There are two table saws in the shop. Plus a compound miter saw. The big table saw doesn’t go anywhere. 10″ and a reasonable workhorse we’ve had for more than 10-years, it doesn’t need to budge. It’s placed so 8-foot stock can be ripped as long as I remember to open the double-doors to the shop.
The second table saw is something of an extravagance. Old 8-inch Craftsman in good shape and for $100-bucks. This one is used for either very fine cut-off work, but usually, it’s just left with a “wobble-dado” set to 1/2-inch wide and 1/2-inch deep. Reason? That’s useful when making small wood projects and its convenient to make mortise and tenon joints.
Unfortunately, this saw didn’t have casters. So….40-minutes of cutting and (ahem…) screwing and here comes a simple frame. Although you can’t see the small casters under it, it’s easy to push-around and get out of the way.
On Today’s List
Later on today, a similar caster & frame will be built up to move the new shaper around. I was lucky enough to pick up a ToolKraft shaper from about 1977, or so, that was new in the box. A few bucks in some new and used 1/2-inch cutters and it will be used…a lot.
See, the savings with a shaper aren’t apparent until you get-after your house with a vengeance for woodworking. A shaper lets you face just about any molding you can buy at the store.
Down in the big-box stores, the 1/4 and 1/2-round stuff sold these days is mostly *(pardon this) shit. Plastic with vinyl wrap on it. What a freaking joke!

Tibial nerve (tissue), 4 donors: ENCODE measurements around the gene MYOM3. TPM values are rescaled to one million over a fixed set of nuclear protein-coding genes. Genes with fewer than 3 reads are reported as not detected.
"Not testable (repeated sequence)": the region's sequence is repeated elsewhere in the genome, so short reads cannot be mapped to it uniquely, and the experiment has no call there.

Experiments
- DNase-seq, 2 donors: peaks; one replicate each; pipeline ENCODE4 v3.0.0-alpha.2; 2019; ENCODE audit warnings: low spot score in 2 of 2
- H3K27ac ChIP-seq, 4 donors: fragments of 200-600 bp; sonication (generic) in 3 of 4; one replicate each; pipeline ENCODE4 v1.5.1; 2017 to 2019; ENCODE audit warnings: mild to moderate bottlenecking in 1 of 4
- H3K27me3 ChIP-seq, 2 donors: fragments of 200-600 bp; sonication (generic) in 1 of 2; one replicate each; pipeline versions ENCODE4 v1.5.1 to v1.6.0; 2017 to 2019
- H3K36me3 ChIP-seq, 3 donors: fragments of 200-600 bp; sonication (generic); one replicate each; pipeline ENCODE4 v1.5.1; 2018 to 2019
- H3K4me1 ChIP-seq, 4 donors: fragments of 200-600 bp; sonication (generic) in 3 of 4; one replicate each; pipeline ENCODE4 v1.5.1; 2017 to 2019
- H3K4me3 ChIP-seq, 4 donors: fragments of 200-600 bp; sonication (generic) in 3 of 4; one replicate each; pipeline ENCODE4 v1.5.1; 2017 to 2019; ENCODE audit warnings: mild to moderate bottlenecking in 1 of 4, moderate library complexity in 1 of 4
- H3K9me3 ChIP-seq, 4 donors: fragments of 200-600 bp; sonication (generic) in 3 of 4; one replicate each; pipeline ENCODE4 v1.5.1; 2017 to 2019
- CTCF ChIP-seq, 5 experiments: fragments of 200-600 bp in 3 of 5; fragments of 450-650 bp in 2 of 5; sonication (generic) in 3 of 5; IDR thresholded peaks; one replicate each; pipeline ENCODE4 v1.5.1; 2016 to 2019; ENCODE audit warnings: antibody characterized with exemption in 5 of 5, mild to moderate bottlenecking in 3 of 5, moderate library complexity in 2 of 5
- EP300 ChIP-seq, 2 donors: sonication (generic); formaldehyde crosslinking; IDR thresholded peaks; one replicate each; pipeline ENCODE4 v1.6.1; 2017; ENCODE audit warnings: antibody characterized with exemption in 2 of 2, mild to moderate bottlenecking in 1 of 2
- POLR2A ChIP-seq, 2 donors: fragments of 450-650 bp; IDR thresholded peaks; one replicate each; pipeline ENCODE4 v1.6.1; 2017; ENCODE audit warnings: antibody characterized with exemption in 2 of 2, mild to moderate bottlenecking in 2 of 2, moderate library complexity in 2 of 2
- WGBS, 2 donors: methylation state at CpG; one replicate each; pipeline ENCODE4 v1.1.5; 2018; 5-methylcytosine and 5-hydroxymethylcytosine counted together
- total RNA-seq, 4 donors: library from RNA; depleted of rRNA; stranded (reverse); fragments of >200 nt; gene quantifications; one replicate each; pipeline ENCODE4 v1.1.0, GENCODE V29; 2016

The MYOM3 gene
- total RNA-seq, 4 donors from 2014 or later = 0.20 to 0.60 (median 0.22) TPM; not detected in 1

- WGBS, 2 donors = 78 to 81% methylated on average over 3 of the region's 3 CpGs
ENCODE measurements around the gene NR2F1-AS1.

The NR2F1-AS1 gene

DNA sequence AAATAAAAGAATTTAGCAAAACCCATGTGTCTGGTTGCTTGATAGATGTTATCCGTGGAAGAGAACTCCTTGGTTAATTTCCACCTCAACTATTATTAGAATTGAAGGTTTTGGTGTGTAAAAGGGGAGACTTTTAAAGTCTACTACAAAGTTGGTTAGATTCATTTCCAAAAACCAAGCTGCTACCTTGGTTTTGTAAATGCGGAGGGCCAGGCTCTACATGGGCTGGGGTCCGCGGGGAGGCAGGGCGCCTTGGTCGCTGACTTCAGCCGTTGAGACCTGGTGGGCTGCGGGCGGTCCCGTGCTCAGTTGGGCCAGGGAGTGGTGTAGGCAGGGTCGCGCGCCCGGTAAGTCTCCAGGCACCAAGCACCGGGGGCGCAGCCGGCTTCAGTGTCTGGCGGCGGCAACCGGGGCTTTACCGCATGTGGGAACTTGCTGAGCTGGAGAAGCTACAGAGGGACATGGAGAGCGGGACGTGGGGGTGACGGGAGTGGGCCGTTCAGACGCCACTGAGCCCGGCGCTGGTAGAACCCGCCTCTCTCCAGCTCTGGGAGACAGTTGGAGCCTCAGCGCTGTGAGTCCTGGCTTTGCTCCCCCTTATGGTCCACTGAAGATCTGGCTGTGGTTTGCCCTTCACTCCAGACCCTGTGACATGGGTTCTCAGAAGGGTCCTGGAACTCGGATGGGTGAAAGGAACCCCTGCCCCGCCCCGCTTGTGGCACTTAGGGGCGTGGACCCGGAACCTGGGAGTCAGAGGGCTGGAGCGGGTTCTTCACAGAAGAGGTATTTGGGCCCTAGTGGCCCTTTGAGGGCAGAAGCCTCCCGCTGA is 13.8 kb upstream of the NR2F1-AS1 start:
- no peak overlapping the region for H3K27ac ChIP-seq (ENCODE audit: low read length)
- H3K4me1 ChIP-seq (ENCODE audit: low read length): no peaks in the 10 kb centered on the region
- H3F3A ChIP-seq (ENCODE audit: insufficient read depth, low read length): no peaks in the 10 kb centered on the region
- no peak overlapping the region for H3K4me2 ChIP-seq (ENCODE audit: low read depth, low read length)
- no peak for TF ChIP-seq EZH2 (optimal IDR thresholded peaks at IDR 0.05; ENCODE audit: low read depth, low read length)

The way you make custom molding is easy and it can even be done with pallet wood if you get one that’s not terribly bunged-up. Just make sure you get all the nails and staples out. Run it through your planer to get two decent faces and once through a jointer so a straight edge will present to the shaper fence.
Run it through the shaper…then rip off the new molding however thick you want it. Easy-peasy!
Multiple Tool Carts
I love tool carts. Back in 1968 when I became (for like 4-months before selling out for way too much money on a defense contractor job) a journey Radio and Electronics Mechanic (IAM 751, Seattle) with the long-defunct West Coast Airlines which became Hugh’s AirWest…uh…where were we?
Oh, yeah: Tool carts. Anything I needed when doing an annual on an F-27, for example, was on a cart. There was a “wire cart” and there was a “fastener cart” and so forth.
I had forgotten about how useful carts were to speed up workflow until we helped do the annual of our old Beechcraft about seven or eight years back in Creswell Georgia. Hammerhead Aviation was there at the time and the best Beechcraft wrenches you could find.